Farmscape Article 2849 May 17, 2008
The dramatic increase in the cost of commercial fertilizer this spring is prompting growing numbers of grain and oilseed growers to look much more favourably at the use of livestock manure fertilizer as a source of nutrients for their crops.
Prices Rise for Virtually all Classes of Fertilizer
Keystone Agricultural Producers’ (KAP) annual spring fuel and fertilizer survey, released earlier this month, shows prices have increased for virtually every class of fertilizer as well as for fuel. The survey shows the price of phosphorus fertilizer has almost doubled, the price of nitrogen is up by 25 to 40 per cent and the cost of potash is up substantially based on offshore demand.
KAP President Ian Wishart expects farmers to be especially judicious with their fertilizer use this year. He expects reduced rates or more care taken in where the fertilizer is placed with the seed to get the maximum benefit out of it.
“We’ve seen substantial increases,” observes John Heard, a soil fertility specialist with Manitoba Agriculture Food and Rural Initiatives (MAFRI). He says, while farmers are going to end up dealing with these increases, many pre-purchased their fertilizer supplies so not all are currently dealing with the high costs.
Producers Expected to Shave fertilizer Application Rates
One of the strategies he expects producers to use is to shave, or reduce, their nutrient application rates in an effort to still get the benefits of fertilization while maximizing dollar returns. However, he believes high crop price expectations will temper any enthusiasms for reducing rates.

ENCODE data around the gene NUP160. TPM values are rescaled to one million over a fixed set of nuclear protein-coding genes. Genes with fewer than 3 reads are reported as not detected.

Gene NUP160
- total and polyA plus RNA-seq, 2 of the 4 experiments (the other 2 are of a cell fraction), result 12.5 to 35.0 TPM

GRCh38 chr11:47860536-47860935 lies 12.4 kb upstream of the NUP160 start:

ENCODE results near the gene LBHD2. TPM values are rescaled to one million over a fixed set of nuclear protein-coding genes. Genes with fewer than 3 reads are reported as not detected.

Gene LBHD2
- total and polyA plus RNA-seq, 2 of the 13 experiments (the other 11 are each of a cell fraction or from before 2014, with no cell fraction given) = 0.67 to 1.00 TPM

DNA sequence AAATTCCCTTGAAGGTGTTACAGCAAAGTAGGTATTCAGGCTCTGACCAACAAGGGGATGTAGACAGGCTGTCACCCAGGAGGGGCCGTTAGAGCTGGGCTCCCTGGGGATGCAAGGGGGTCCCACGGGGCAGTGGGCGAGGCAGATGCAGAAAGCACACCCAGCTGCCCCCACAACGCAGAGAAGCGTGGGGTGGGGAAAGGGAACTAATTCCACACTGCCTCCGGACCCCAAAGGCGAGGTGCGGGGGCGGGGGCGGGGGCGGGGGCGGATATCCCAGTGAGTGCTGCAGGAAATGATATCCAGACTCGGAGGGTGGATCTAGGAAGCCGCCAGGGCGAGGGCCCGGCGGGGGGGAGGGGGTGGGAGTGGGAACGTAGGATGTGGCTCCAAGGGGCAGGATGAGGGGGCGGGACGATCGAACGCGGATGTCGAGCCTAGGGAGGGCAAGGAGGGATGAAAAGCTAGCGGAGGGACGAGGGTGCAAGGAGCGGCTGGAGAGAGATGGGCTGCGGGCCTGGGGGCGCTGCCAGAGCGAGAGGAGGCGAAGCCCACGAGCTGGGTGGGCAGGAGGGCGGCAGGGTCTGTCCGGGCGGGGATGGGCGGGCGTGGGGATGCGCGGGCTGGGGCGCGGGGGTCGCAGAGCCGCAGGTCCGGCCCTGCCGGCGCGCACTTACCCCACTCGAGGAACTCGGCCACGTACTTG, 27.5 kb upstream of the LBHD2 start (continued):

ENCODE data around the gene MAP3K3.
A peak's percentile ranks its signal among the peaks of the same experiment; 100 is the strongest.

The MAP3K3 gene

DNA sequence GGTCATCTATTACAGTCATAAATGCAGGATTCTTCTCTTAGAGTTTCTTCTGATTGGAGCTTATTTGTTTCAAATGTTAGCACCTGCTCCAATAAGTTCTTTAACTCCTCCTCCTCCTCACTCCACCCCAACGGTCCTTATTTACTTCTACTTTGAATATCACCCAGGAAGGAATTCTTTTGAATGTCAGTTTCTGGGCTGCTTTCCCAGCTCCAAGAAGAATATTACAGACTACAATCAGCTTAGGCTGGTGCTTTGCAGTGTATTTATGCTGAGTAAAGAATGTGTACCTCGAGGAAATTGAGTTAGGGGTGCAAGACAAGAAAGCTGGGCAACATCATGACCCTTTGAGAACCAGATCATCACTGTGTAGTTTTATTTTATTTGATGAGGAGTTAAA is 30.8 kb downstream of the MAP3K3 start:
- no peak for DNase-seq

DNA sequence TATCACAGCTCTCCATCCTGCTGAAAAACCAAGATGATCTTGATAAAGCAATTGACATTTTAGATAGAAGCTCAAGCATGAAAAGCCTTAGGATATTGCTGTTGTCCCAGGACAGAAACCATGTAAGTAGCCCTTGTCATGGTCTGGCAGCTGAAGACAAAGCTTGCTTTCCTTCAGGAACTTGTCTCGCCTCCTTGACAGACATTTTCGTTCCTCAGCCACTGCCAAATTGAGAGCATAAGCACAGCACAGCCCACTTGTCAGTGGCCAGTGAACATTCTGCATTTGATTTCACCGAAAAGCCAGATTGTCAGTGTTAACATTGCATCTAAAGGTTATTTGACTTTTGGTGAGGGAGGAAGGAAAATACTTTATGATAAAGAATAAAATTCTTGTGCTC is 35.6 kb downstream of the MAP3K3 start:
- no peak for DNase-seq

As well, he cautions, if farmers are shaving rates too much they’ll be depleting the reserves in soil that they’ve built up in the past. So, at some point, producers will need to start fertilizing to crop removal rates and higher to replace what was mined this year.
Another option is to replace commercial fertilizer with livestock manure.
“We’ve already heard this year of more manure being applied to winter wheat,” says Heard. “Winter wheat is certainly a very high nitrogen-use crop and I think one of the things that enables manure application this spring is the rather dry soils. Usually the ground is too wet to allow us to get out and traffic a crop like winter wheat in the spring, but this year the soil is firm because it’s dry and so we have heard of people doing that. There may even be opportunities to get manure out on some of the other spring seeded crops also.”